Last week Jordan, Israel, and the UAE signed a letter of intent in Dubai for a so-called “energy-for-water” project, under which Jordan will build a massive solar farm in the Jordanian desert that will generate clean energy to be sold to Israel in return for desalinated water. The project will be financed by the UAE and the solar farm will be built by an Emirati company while Israel will build a desalination plant on the Mediterranean coast to provide water to Jordan, about 200 million cubic meters annually.
The project has been criticized by water and energy experts in Jordan as well as political activists. Mahasneh is puzzled by the logic behind the trilateral project. He says that Jordan already has a surplus of renewable energy that can be used to power a desalination station in Aqaba. There is no need for Israel, he says.
Political activists, who are mostly against normalization with Israel, rejected the new deal outright because it put a key resource in the hands of Israel. They say what if ties worsen? Israel may use the water issue as a pressure tool over the Jordanian government. A 15-year deal to import natural gas from Israel — delivery started this year — has been blasted by political parties and activists for the same reasons. Now, activists say, Israel could end up controlling both energy and water supplies to the kingdom.
Jordan is already dependent on Israel for water. Under the 1994 peace treaty Jordan receives 50 million cubic meters of water annually from Lake Tiberius. This year Jordan bought an additional 100 million cubic meters of water to deal with acute shortages. This increasing dependency on Israel has angered Jordanians, who now believe that the kingdom’s sovereignty is threatened.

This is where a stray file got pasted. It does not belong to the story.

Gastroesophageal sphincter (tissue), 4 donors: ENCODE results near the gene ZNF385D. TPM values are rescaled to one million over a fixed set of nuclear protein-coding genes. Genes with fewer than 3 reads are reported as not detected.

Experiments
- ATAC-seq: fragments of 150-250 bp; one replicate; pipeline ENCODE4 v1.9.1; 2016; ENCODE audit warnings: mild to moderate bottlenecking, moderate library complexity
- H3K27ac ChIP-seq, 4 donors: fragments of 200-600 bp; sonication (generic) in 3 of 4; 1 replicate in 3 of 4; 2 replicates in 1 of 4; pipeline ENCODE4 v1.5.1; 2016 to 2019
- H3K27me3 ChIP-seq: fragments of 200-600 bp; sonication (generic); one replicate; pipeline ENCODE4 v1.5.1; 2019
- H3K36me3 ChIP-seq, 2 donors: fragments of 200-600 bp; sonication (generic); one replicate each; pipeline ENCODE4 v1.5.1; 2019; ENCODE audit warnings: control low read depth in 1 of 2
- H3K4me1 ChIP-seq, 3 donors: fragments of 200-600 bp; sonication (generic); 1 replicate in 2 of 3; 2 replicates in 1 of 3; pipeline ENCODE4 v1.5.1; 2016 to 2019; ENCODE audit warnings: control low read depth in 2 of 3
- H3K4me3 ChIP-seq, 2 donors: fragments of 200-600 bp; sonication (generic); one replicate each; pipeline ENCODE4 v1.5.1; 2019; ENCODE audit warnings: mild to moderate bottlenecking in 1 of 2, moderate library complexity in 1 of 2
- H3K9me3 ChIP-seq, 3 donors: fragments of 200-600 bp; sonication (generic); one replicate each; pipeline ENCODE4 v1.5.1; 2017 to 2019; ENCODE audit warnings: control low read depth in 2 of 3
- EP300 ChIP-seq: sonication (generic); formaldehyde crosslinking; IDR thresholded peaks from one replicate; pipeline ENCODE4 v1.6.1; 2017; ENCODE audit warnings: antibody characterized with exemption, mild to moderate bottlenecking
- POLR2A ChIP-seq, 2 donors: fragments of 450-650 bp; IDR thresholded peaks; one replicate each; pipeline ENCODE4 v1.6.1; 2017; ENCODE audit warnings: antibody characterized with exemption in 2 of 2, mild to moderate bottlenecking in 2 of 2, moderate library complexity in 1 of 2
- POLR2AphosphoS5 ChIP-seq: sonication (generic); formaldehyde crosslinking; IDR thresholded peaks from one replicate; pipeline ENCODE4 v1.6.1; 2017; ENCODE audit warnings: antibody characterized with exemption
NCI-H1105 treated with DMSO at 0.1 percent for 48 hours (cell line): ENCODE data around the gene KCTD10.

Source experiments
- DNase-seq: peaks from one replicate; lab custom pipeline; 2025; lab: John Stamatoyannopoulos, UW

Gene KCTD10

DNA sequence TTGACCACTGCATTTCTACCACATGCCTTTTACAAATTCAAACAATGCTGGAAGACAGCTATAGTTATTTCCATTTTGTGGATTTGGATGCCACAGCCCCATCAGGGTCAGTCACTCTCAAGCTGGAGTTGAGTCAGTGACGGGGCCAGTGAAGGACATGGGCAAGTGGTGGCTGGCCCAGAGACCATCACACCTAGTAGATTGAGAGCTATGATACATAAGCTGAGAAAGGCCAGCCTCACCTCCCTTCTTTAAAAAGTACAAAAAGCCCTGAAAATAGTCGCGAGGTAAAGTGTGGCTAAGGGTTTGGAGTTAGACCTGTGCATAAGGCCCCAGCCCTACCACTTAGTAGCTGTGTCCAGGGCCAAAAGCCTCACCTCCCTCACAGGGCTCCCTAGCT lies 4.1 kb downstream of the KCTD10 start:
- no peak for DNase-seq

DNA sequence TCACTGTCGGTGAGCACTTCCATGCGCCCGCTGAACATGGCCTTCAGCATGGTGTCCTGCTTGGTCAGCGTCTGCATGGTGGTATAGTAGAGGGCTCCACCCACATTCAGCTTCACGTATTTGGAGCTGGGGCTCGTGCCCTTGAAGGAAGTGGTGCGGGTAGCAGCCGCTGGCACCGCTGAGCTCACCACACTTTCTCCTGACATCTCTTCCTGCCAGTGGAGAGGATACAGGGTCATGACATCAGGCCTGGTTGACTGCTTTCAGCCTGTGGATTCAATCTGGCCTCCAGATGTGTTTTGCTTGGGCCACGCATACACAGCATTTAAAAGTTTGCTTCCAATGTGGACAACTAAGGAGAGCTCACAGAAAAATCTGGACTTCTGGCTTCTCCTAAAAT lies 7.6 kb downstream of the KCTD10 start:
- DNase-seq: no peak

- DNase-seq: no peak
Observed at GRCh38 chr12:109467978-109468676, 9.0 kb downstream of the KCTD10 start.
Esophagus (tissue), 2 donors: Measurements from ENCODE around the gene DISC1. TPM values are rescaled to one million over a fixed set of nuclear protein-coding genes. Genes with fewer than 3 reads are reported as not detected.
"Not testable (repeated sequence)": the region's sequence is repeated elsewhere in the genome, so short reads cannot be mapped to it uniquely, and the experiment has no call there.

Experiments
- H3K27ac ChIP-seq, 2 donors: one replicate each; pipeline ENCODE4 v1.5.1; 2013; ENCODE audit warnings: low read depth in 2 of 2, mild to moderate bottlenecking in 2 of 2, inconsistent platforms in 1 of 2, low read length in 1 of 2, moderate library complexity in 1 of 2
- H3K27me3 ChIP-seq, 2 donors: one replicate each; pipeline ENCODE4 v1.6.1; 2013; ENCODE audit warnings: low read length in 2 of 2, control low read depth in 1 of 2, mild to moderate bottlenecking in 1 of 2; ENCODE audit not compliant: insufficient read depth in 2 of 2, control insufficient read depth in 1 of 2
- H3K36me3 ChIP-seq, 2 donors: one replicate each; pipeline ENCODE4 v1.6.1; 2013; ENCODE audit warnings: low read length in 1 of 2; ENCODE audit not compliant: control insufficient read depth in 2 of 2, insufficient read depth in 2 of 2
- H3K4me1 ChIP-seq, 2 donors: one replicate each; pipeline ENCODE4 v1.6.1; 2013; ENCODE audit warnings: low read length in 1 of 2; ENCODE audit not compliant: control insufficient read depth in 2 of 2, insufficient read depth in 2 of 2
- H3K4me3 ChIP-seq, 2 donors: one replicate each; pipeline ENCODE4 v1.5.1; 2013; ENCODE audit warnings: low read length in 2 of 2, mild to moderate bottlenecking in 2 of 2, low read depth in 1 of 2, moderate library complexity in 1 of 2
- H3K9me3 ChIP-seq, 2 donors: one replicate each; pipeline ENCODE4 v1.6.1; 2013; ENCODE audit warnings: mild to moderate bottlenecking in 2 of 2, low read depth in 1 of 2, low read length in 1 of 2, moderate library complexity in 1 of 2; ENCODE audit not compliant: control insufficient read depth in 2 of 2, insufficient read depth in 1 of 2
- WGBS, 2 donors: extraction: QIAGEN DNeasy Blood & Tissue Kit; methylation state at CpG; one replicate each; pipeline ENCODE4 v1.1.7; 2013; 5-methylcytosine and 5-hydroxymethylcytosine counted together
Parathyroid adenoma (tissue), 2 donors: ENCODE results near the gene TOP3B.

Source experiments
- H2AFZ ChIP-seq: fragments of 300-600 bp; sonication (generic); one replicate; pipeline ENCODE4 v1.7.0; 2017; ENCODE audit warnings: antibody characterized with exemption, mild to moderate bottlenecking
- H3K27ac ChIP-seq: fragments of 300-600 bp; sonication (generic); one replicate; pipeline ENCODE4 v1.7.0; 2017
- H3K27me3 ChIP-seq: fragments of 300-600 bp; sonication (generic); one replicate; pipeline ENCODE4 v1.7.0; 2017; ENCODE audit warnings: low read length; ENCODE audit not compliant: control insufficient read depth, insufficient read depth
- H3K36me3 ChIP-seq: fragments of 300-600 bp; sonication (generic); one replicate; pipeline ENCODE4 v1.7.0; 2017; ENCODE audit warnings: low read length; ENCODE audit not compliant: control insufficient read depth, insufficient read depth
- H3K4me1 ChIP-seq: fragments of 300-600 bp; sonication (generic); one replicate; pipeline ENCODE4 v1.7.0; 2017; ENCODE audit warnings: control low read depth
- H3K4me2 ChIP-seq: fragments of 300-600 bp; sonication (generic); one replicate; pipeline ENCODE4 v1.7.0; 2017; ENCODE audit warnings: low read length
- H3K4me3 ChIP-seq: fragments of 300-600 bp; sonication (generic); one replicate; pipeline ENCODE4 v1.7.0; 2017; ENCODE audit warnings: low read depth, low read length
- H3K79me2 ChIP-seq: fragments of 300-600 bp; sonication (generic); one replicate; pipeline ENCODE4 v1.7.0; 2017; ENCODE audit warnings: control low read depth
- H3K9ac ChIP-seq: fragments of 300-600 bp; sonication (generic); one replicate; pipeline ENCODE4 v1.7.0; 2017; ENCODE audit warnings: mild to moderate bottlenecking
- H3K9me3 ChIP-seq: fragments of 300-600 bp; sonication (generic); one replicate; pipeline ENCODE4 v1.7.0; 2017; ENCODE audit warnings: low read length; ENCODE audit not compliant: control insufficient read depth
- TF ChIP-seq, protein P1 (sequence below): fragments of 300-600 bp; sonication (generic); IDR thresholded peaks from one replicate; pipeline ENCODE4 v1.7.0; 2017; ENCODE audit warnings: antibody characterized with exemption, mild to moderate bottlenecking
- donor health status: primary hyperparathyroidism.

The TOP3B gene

While the Red Sea-Dead Sea project with Israel has been shelved, the government has decided to carry out a downsized version of the project called the “national carrier.” Basically, it is the same concept at a smaller scale that will operate with an initial capacity of 100 million cubic meters at an estimated cost of about $2 billion with the eventual aim of desalinating and transferring 250-300 million cubic meters of water from the Gulf of Aqaba on the Red Sea. One problem with this, besides securing the funding, is that it would take at least five years to begin operations.
Jordan does not have that time and the problem will only become more urgent if this year’s rainy season, which is already late, proves to be short and poor. The water deficit this summer alone was estimated at 40 million cubic meters and officials say that they can only meet 60% of water needs for drinking and agriculture at current rates.
Jordanian officials hope that improved relations between Amman and Damascus will also help alleviate the kingdom’s water needs. The Syrians have not been honoring their commitment to supply Jordan with water from al-Wahda dam on the al-Yarmouk River on the Syrian side. If the Syrians relent and pumping is resumed, a small part of Jordan’s growing thirst for water may be met.
Osama Al Sharif is a journalist and political commentator based in Amman. The views expressed in this piece are his own.
Marcus Yam/Los Angeles Times via Getty Images